Stop press: On August 17, NICE took the decision to pause publication of its updated guidelines after the resignation of four members of the guideline development committee. However, on October 20 NICE announced that it will publish the guideline following a meeting of its Guidance Executive

Society of Homeopaths

From the Newsletter of the campaigning organisations Good Thinking, August 2021. 'The Professional Standards Authority (PSA) has announced new Standards for voluntary registers of healthcare providers, causing the Society of Homeopaths (SoH) to withdraw from the accreditation scheme. According to the PSA, the SoH's failings in this regard "led to risks to the public from homeopathy being offered as an alternative for serious conditions such as depression, arthritis and autoimmune conditions that require medical supervision." The PSA - the government body which oversees and accredits healthcare bodies - has included in their new Standards a 'public interest' test, which will weigh up whether the evidence for the benefits of a treatment covered by a register outweigh any risks. The new Standards come after a public consultation on the scope of the Accredited Registers programme.'

Cancer Quackery

'The incredible true story of the cancer patient who didn't have cancer: At an integrative medicine seminar she had won a special blood test as a door prize. Thinking of having some bloods done anyway, she had taken advantage of the free offer, only to receive a call telling her she had cancer. It was only after an expensive course of intravenous vitamins that her sceptical cousin asked why no one had at least ordered a CT scan to find the cancer. She convinced her GP to order the scan, which detected two tiny lung nodules. The GP sent her to a surgeon who ordered a different scan, by which time the benign nodules had disappeared. The surgeon told her she did not have cancer but she did not believe him.'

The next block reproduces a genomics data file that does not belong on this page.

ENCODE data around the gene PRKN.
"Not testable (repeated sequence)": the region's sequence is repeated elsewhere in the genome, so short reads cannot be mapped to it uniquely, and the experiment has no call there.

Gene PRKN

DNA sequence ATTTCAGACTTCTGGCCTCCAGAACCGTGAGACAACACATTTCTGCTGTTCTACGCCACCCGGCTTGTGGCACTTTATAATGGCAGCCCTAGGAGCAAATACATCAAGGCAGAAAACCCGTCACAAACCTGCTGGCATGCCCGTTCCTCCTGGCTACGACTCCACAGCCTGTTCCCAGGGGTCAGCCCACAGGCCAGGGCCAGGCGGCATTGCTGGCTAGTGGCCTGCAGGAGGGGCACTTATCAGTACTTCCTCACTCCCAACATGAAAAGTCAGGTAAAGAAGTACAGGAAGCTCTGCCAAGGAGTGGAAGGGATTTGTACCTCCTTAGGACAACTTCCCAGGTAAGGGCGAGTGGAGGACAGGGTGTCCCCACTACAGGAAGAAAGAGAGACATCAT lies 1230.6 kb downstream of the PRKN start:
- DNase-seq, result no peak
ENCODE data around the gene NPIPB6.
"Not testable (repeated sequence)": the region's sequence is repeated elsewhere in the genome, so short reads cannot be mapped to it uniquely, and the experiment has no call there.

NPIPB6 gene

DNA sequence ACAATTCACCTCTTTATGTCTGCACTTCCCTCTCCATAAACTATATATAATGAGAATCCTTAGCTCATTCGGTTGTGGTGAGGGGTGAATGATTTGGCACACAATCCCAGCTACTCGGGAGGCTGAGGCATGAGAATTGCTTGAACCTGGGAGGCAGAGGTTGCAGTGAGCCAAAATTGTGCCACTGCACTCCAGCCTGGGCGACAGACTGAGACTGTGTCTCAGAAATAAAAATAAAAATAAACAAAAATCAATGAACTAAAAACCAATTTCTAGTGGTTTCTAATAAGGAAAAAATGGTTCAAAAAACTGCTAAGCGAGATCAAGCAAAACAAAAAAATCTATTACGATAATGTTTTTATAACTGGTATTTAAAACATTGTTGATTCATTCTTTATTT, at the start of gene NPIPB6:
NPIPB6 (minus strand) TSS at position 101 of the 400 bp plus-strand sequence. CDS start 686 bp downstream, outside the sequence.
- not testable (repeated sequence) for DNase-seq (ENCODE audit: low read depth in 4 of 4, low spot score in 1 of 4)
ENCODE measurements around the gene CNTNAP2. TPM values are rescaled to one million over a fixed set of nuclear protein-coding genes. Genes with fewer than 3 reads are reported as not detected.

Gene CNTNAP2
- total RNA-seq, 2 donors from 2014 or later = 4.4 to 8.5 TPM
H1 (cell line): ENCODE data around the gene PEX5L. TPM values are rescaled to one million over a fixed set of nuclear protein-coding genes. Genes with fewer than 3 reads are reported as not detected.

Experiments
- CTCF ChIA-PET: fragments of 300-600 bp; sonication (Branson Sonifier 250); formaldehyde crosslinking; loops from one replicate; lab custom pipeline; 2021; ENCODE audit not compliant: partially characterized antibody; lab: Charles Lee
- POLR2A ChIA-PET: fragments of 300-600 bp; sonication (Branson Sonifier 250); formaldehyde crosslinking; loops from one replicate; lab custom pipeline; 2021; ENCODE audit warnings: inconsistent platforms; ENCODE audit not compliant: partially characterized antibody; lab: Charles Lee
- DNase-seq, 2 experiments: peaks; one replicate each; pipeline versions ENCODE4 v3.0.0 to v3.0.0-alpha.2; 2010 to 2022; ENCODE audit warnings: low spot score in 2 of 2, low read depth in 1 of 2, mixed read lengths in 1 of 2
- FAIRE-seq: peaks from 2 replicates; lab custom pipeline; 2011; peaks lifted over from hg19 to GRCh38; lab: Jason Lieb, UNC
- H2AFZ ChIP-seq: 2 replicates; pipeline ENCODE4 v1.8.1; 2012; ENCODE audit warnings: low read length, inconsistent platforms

Traditional Medicine Fraud

'A claim has been shared in multiple social media posts that Sri Lankan regulators have purportedly approved a brand of traditional medication as treatment for Covid-19. But this claim is false: an official told AFP no traditional medication has been approved as treatment for Covid-19 as of July 7, 2021; and warned against using unproven remedies for the disease.'

Unidentified Aerial Phenomena

The long-awaited 'preliminary' report on unidentified aerial phenomena (UAPs or UFOs) commissioned by the US Congress has now been released. This does not dismiss outright the idea that some UAPs could be extraterrestrial in origin.

Vitamin D and COVID-19

'Early in the pandemic some research suggested a link between vitamin D deficiency and severe COVID-19 disease. Some contend that if we simply gave people vitamin D supplements, there would be no need for lockdowns, masks or vaccines because we would effectively eliminate coronavirus and its impact on our lives. If that were true, vitamin D would have saved us all a lot of pain and heartache. Unfortunately it is not.' Conclusion of research at McGill University, Montreal.